Title: What We See When We Read
Author: Peter Mendelsund
Published: August 5, 2014
Genre: Non-Fiction, Books about Books, Art, Psychology
Acquired: Borrowed from the library
SUMMARY (from Goodreads)
A gorgeously unique, fully illustrated exploration into the phenomenology of reading-how we visualize images from reading works of literature, from one of our very best book jacket designers, himself a passionate reader. A VINTAGE ORIGINAL.
What do we see when we read? Did Tolstoy really describe Anna Karenina? Did Melville ever really tell us what, exactly, Ishmael looked like?
The collection of fragmented images on a page – a graceful ear there, a stray curl, a hat positioned just so – and other clues and signifiers helps us to create an image of a character. But in fact our sense that we know a character intimately has little to do with our ability to concretely picture our beloved – or reviled – literary figures.
In this remarkable work of nonfiction, Knopf’s Associate Art Director Peter Mendelsund combines his profession, as an award-winning designer; his first career, as a classically trained pianist; and his first love, literature – he thinks of himself first, and foremost, as a reader – into what is sure to be one of the most provocative and unusual investigations into how we understand the act of reading.
This book is either
a) incredibly profound and I just didn’t get it
b) not really saying much and borderline worthless.
The author goes through a very long-winded study of how we visualize what we read. Does it depend on our past experiences? Does it depend on how the author builds descriptions? Does it depend on our mental abilities? Spoiler, the answer is yes. Of course it’s yes! How do we visualize a compound pulley if we’ve never seen one? Well, we use our past knowledge of other types of pulleys to fudge the image. Does a detailed description from the author change what we see? Yes, of course. The answers are such common sense that I’m almost baffled that he could draw them out into 425 pages.
I struggled with many aspects of this book, from the petty to the substantial. The book about 1/3 to 1/2 text and the remainder is graphics. Sometimes the graphics relate to what is being said, sometimes they don’t. The font is at least 14 point, which I find really difficult to read for extended periods of time. (I’m a habitual font-size-reducer on my Kindle.) The author references classical works that I’ve never read, so some of what he was saying went over my head. Even if I had read the works that he references, I fear I would come to the same conclusion — he really doesn’t say much.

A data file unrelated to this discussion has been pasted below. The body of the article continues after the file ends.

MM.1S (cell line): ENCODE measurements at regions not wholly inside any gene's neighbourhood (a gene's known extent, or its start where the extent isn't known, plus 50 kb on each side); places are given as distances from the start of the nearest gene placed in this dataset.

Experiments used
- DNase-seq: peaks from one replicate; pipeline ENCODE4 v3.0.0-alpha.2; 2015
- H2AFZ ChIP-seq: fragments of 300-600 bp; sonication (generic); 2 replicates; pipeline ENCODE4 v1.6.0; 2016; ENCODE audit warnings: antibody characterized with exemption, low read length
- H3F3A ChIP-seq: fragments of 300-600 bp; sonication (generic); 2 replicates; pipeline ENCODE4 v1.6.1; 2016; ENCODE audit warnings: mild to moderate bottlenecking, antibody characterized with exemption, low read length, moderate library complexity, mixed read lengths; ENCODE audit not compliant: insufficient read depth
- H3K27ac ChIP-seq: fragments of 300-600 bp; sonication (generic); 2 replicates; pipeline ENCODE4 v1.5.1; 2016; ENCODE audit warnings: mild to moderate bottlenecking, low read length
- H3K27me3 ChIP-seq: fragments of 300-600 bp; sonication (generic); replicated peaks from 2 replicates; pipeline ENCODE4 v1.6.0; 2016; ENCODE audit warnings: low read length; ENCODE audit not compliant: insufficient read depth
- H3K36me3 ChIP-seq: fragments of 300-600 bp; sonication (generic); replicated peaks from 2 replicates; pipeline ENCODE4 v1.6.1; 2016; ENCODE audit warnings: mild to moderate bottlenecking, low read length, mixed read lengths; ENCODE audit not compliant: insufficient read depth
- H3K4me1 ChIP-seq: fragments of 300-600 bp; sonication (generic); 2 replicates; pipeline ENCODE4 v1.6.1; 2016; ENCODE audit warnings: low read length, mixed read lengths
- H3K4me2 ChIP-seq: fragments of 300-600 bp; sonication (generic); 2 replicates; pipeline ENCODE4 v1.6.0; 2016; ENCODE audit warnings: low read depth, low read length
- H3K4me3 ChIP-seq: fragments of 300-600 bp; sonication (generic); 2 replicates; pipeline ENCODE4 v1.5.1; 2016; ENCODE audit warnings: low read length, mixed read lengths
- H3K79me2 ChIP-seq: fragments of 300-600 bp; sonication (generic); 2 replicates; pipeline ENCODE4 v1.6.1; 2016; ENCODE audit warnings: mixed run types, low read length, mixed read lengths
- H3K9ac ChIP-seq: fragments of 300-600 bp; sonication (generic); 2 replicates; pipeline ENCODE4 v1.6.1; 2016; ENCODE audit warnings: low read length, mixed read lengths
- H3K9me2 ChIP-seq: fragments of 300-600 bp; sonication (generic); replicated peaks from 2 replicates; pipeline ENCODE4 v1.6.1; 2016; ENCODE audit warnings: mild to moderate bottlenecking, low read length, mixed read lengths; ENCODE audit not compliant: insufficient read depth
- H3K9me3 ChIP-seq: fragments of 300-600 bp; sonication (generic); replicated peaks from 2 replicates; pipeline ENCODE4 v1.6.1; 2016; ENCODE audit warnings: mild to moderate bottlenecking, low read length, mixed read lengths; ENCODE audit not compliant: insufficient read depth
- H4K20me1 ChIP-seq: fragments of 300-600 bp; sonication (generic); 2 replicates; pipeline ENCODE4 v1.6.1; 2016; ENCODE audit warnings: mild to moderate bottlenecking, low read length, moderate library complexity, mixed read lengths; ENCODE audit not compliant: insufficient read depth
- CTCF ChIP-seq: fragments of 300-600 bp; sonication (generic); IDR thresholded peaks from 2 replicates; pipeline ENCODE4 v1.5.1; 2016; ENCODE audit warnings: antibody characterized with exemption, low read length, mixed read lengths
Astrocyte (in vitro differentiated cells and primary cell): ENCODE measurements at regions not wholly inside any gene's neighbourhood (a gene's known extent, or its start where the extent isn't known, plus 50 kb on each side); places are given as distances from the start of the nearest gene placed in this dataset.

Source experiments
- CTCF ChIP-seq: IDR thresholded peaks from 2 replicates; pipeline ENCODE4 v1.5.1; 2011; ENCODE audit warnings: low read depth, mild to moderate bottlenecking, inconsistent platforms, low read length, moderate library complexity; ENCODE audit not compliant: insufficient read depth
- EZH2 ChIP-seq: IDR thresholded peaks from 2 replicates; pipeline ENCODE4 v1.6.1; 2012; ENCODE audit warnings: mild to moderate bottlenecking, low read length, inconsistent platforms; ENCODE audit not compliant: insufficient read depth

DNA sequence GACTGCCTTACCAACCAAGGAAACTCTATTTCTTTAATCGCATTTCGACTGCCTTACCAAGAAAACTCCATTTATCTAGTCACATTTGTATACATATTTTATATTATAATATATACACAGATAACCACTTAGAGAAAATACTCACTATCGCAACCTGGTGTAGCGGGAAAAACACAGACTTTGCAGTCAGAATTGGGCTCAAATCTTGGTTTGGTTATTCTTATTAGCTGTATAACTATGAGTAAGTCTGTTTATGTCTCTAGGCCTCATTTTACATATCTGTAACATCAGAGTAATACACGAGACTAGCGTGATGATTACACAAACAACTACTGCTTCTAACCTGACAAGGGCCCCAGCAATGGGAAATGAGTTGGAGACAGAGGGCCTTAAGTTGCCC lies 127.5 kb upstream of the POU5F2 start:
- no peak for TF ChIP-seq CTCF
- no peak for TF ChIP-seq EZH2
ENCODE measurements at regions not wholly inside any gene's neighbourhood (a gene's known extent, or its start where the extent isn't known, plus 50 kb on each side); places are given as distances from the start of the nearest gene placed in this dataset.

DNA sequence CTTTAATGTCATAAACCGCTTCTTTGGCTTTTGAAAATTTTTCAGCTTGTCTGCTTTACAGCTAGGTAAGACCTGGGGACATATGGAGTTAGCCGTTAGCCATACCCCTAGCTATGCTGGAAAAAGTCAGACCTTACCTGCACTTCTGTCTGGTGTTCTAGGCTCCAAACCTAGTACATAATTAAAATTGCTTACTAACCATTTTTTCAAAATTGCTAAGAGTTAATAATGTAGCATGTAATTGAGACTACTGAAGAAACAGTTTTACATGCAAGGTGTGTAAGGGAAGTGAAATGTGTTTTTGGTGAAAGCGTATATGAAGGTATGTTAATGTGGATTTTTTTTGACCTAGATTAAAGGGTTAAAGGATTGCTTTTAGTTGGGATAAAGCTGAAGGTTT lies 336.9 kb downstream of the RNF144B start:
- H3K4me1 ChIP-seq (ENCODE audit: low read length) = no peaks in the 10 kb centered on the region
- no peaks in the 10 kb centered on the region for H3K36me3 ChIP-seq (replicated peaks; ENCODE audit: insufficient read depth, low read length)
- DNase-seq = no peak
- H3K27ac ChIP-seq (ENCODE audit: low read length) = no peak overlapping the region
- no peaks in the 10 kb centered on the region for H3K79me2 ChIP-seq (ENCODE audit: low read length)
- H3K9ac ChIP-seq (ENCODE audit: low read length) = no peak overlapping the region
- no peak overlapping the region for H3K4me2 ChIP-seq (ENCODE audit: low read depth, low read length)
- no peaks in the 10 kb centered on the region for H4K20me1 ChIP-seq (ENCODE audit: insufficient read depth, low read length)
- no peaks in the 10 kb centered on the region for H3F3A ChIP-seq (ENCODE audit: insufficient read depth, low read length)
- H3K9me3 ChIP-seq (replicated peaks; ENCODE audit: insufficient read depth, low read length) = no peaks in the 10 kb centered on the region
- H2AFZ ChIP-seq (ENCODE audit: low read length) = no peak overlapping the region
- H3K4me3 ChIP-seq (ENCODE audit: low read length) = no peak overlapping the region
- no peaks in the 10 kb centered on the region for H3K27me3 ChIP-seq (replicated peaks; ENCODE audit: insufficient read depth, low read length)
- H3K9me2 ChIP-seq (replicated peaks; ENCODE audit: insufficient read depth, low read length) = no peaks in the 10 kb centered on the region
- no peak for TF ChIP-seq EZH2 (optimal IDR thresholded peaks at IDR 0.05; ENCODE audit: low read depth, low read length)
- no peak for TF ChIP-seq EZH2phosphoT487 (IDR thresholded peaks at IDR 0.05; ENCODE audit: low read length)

There are certainly quotable moments —
Are characters complete as soon as they are introduced? Perhaps they are complete, but just out of order; the way a puzzle might be. (p. 49)
Words are effective not because of what they carry in them, but for their latent potential to unlock accumulated experience of the reader. Words “contain” meanings, but, more important, words potentiate meaning… (p. 302)
But these couldn’t make up for my feelings of being underwhelmed and so over it.
It’s like I was at a party, talking to an interesting bunch of strangers about a fascinating topic, when all of a sudden Peter Mendelsund butts in to give his 2 cents and just when I feel that he’s about to get off his soapbox, he just keeps talking.
At the end of the day, I don’t think the question of “what we see when we read” is all that important to me. I don’t care how the images come into my mind (through past experiences or character descriptions) or whether they’re full/accurate or a vague aura. The way that I’ve been reading for my entire life seems to be working pretty well… no need to overthink it.